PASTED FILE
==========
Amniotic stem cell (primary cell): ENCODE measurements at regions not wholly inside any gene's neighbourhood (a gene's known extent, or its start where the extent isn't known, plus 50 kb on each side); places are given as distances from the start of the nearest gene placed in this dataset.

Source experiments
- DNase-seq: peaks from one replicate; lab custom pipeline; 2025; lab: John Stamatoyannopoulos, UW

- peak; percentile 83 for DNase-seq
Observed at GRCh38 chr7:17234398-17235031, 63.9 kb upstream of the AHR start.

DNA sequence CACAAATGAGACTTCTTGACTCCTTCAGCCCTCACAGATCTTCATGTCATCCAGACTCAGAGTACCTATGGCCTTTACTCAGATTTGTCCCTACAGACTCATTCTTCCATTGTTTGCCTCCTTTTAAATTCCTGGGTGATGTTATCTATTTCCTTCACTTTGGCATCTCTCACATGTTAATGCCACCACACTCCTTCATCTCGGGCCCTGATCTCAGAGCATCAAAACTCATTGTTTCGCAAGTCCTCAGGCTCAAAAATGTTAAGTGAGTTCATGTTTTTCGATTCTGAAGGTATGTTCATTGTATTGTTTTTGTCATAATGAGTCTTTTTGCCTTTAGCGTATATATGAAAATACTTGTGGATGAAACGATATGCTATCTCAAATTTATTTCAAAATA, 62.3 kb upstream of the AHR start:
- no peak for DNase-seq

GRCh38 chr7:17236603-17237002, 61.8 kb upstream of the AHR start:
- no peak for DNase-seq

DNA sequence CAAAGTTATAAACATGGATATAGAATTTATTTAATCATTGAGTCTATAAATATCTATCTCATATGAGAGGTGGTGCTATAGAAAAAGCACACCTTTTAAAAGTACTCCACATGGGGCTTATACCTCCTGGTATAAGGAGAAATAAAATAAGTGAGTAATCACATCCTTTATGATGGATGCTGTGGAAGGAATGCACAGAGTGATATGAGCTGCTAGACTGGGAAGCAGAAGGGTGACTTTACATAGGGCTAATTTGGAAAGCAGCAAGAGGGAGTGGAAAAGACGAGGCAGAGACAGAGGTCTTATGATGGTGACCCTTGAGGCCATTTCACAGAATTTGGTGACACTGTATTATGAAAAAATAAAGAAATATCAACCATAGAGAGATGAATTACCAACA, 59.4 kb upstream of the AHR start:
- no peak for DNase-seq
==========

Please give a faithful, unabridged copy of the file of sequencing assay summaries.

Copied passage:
Amniotic stem cell (primary cell): ENCODE measurements at regions not wholly inside any gene's neighbourhood (a gene's known extent, or its start where the extent isn't known, plus 50 kb on each side); places are given as distances from the start of the nearest gene placed in this dataset.

Source experiments
- DNase-seq: peaks from one replicate; lab custom pipeline; 2025; lab: John Stamatoyannopoulos, UW

- peak; percentile 83 for DNase-seq
Observed at GRCh38 chr7:17234398-17235031, 63.9 kb upstream of the AHR start.

DNA sequence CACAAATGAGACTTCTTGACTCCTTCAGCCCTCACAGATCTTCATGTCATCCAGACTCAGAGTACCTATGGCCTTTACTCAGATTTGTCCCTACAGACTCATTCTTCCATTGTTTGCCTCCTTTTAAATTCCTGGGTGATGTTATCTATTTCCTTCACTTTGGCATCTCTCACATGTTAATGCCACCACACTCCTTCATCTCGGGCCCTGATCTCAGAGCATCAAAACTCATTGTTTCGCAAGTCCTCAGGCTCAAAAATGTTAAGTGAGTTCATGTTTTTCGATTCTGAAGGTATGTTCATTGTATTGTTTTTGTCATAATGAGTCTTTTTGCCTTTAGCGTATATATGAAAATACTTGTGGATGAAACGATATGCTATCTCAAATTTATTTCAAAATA, 62.3 kb upstream of the AHR start:
- no peak for DNase-seq

GRCh38 chr7:17236603-17237002, 61.8 kb upstream of the AHR start:
- no peak for DNase-seq

DNA sequence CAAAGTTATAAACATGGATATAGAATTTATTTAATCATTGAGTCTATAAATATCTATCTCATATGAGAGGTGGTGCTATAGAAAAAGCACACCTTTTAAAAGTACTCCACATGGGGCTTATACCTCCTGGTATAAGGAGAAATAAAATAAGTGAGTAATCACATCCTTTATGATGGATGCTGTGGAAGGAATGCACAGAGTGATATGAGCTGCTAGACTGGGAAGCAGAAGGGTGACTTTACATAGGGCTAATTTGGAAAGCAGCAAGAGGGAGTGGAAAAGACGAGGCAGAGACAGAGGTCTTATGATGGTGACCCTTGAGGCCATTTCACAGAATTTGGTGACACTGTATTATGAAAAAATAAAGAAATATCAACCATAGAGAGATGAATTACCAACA, 59.4 kb upstream of the AHR start:
- no peak for DNase-seq